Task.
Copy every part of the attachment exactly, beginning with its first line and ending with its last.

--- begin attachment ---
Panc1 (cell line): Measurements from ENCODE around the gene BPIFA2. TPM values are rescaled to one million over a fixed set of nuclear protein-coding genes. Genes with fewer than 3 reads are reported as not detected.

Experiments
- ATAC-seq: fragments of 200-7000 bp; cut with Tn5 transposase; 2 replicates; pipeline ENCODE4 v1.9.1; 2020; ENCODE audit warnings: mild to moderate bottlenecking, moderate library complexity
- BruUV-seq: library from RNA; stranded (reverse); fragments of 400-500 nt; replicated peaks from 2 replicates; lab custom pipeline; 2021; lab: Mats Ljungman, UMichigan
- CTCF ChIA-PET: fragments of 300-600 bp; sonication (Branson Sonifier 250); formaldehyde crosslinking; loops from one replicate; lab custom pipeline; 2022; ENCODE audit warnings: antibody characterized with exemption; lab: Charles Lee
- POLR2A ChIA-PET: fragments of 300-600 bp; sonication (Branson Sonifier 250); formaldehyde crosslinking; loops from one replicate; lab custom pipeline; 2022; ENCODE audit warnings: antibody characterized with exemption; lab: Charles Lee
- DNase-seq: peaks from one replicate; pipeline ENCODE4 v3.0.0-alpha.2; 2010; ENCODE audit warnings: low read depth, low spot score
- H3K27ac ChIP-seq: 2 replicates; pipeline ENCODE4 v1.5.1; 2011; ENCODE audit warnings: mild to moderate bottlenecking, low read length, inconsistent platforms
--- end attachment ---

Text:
Panc1 (cell line): Measurements from ENCODE around the gene BPIFA2. TPM values are rescaled to one million over a fixed set of nuclear protein-coding genes. Genes with fewer than 3 reads are reported as not detected.

Experiments
- ATAC-seq: fragments of 200-7000 bp; cut with Tn5 transposase; 2 replicates; pipeline ENCODE4 v1.9.1; 2020; ENCODE audit warnings: mild to moderate bottlenecking, moderate library complexity
- BruUV-seq: library from RNA; stranded (reverse); fragments of 400-500 nt; replicated peaks from 2 replicates; lab custom pipeline; 2021; lab: Mats Ljungman, UMichigan
- CTCF ChIA-PET: fragments of 300-600 bp; sonication (Branson Sonifier 250); formaldehyde crosslinking; loops from one replicate; lab custom pipeline; 2022; ENCODE audit warnings: antibody characterized with exemption; lab: Charles Lee
- POLR2A ChIA-PET: fragments of 300-600 bp; sonication (Branson Sonifier 250); formaldehyde crosslinking; loops from one replicate; lab custom pipeline; 2022; ENCODE audit warnings: antibody characterized with exemption; lab: Charles Lee
- DNase-seq: peaks from one replicate; pipeline ENCODE4 v3.0.0-alpha.2; 2010; ENCODE audit warnings: low read depth, low spot score
- H3K27ac ChIP-seq: 2 replicates; pipeline ENCODE4 v1.5.1; 2011; ENCODE audit warnings: mild to moderate bottlenecking, low read length, inconsistent platforms